Will the party be compensated if it appears later that
the interim measure requested by the other party
was unnecessary and harmful?
Yes, the tribunal can include such compensations in its
award.
Article 17G of the UNCITRAL clearly states that
The party requesting an interim measure or applying
for a preliminary order shall be liable for any costs
and damages caused by the measure or the order to
any party if the arbitral tribunal later determines that,
in the circumstances, the measure or the order
should not have been granted. The arbitral tribunal
may award such costs and damages at any point
during the proceedings.

Article 24.1(e) of the DIFC Arbitration


Act states that The party requesting an
interim measure may be liable for any
costs and damages caused by the measure
to any other party if the Arbitral Tribunal
later determines that, in the
circumstances, the measure should not
have been granted. The Arbitral Tribunal
may award such costs and damages at any
point during the proceedings.

In order to make sure that compensation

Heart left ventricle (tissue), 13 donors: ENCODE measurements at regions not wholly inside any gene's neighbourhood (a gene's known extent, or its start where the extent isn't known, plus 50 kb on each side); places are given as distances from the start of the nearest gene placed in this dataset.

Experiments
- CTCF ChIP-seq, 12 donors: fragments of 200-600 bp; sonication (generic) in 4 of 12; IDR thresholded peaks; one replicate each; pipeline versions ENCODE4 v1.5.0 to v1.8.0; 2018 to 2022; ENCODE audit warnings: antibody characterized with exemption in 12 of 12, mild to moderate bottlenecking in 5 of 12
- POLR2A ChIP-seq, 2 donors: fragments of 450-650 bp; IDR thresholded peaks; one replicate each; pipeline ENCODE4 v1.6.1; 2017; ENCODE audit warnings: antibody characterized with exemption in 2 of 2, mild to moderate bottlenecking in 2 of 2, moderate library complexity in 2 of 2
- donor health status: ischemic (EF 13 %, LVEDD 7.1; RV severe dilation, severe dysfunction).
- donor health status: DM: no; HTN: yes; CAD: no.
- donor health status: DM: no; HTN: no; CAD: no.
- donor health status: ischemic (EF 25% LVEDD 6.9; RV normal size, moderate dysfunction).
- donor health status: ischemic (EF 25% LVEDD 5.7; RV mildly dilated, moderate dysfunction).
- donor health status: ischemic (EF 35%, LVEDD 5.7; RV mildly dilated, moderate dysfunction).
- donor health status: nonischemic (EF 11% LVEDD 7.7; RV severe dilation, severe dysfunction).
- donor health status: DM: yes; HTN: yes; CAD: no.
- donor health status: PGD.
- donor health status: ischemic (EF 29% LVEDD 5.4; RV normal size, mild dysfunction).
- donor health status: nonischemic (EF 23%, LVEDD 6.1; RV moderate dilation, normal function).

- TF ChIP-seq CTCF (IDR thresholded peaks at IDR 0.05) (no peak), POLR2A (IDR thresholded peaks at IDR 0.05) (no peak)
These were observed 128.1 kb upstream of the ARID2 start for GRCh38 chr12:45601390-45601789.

will be paid, the tribunal may order any
claiming or counterclaiming party to provide
appropriate security in connection with such
measure, including security for the legal or
other costs of any other party by way of
deposit or bank guarantee or in any other
manner (DIFC Arbitration Law)
A similar rule can be found under Article
31.1 of the DIAC arbitration rules.

Article 17 E(2) of the UNCITRAL


Arbitration model law states that The
arbitral tribunal shall require the party
applying for a preliminary order to
provide security in connection with the
order unless the arbitral tribunal
considers it inappropriate or unnecessary
to do so.

At the end of Arbitration

The enforcements and judicial challenges


of arbitral award

Factors to be considered in issuing


an interim measures

Article 17 A. of the UNCITRAL model law states that


(1) The party requesting an interim measure shall
satisfy the arbitral tribunal that:
(a) Harm not adequately reparable by an award of
damages is likely to result if the measure is not
ordered, and such harm substantially outweighs the
harm that is likely to result to the party against whom
the measure is directed if the measure is granted; and
(b) There is a reasonable possibility that the
requesting party will succeed on the merits of the
claim. The determination on this possibility shall not
affect the discretion of the arbitral tribunal in making
any subsequent determination.